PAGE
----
One of the villains of the movie, Kylo Ren, also has parental wounds but he  chose to channel these wounds into acts of rage as he journeys to embrace the dark side. He was once a student of his uncle, Luke Skywalker, but later killed some of his fellow pupils in going over the dark side. Upon confronting his estranged father, Han Solo, Ren appears to take Solo’s invitation to come home by taking off his mask and offering his lightsaber to his father. However, as his father moves to take the lightsaber, Ren takes advantage of his father’s love and trust to slay him unconscionably. Ren then pursues Rey and fails to seduce her to dark side.

At the end of the movie when the battle is over, Rey is physically free to return to Jakku but she does not. Instead, she goes to the other side of the galaxy to meet Luke Skywalker. She begins at the bottom of an mountainous island and climbs the long high steps. This poetic ascent from the depths to the heights illustrates Rey’s journey throughout the film showing that she is finally ready to move from the traumatic events of her past to the future that beckons her. She has let go of her strong desire of belonging that was chaining her to Jakku and has taken the arduous task of the “narrow path” to her destiny. Upon meeting Luke, she offers his old blue lightsaber to him just like Kylo Ren offered his lightsaber to Han. The sign of the offering of the lightsaber is one of hope for which Han died and now Luke, who has also been harmed from his former nephew and pupil, must respond to Rey’s offer and give his life in hope or make a choice that would close him off to others as the dark side teaches.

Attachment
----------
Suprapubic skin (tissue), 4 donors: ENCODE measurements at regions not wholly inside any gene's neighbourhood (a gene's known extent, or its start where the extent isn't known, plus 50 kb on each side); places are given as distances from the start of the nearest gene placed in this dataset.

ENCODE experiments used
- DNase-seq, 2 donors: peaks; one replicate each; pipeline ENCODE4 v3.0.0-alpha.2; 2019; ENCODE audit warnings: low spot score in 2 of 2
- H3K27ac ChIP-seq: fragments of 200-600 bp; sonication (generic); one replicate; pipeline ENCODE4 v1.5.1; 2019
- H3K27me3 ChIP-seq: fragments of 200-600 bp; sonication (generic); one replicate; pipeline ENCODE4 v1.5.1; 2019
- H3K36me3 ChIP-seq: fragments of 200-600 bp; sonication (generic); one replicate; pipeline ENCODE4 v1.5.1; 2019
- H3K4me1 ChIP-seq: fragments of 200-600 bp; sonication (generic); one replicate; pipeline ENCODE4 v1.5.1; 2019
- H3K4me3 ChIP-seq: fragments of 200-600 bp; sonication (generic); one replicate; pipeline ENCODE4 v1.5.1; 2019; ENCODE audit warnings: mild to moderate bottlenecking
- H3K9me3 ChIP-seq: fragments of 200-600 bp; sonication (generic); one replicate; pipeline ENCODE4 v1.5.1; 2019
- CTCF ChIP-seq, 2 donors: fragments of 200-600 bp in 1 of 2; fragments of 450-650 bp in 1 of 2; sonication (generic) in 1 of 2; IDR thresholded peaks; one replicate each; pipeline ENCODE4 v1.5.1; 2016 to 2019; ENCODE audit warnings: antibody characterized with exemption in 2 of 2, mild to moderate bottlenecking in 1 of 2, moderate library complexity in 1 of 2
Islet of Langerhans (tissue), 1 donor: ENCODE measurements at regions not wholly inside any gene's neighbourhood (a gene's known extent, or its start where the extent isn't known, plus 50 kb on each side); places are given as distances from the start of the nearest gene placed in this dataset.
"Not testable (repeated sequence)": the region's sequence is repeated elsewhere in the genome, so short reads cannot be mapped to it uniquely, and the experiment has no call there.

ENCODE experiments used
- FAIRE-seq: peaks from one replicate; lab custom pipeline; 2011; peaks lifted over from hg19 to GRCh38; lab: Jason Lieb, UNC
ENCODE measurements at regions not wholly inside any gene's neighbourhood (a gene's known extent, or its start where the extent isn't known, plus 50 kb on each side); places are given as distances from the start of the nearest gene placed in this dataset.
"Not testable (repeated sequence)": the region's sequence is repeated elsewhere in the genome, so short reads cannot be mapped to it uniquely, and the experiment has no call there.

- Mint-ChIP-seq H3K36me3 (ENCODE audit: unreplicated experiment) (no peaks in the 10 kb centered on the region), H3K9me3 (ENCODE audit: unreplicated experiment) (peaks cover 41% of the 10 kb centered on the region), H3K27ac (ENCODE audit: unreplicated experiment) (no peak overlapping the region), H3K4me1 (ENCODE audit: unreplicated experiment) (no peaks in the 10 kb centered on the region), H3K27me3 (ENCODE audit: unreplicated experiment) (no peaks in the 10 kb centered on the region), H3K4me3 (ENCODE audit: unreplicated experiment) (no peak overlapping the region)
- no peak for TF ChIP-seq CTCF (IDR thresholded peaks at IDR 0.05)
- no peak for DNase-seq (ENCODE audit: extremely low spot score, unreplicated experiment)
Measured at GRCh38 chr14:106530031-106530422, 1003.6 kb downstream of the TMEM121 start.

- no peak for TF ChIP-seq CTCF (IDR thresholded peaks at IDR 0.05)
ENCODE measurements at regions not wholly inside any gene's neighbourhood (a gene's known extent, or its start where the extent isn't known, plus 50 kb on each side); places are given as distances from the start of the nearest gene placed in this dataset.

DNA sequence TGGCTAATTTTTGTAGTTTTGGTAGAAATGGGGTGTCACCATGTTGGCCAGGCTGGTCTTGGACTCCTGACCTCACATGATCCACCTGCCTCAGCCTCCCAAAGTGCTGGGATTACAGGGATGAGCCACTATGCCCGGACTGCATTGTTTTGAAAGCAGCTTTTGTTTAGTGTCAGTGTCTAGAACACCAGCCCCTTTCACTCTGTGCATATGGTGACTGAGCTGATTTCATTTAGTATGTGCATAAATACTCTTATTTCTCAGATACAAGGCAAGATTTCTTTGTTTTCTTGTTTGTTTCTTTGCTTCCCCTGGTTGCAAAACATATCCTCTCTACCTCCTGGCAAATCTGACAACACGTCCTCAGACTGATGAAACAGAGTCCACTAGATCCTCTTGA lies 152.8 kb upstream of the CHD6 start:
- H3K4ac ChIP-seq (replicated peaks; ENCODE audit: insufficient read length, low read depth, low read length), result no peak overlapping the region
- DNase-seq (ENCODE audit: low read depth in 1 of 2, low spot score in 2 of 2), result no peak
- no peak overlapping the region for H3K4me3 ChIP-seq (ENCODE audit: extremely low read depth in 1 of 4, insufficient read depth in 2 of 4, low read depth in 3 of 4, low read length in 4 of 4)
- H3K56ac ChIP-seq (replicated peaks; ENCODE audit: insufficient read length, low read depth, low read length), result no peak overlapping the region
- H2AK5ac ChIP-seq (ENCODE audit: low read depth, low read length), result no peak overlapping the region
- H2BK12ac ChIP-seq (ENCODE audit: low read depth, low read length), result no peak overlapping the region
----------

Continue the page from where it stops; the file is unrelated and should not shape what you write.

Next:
The saga of Star Wars is about many things: goodness, evil, power, friendship, and redemption. However, what the franchise is at its core—especially as a myth of pop culture—is hope. Christian hope is the theological virtue that

responds to the aspiration to happiness which God has placed in the heart of every man; it takes up the hopes that inspire men’s activities and purifies them so as to order them to the Kingdom of heaven; it keeps man from discouragement; it sustains him during times of abandonment; it opens up his heart in expectation of eternal beatitude. Buoyed up by hope, he is preserved from selfishness and led to the happiness that flows from charity. (CCC 1818)

Rey slowly grew to let go of her fear and actually hope for a beautiful future that calls to her. This hope inspired her to seek out Luke to bring proper order to the galaxy just like a Christian is to be inspired to act in this world knowing that they are called to live as children of God who are free in Christ and order this world to the kingdom of God. Rather than being paralyzed by the pain of abandonment, hope gives strength through such an ordeal and does not allow the Christian to dwell in it. Hope directs one to love others in charity and through such acts to find their own vocation and happiness to which God calls them.

Most importantly, Christians are to become living signs of hope to the rest of the world. Luke is obviously pained by what happened with his nephew but Rey presents herself as a sign of hope willing to follow him as her teacher. We have to wait until the next installment to see Luke’s response but Rey is literally placing herself on the line on whether Luke will accept her or not. This vulnerability has consequences: either you and your message will be accepted or you will be rejected as Han was rejected by his son. There is no middle ground. Christian hope is intimately connected with the cross and it is only in dying to oneself that one can take up their cross to allow Jesus to offer hope to the world through His followers today.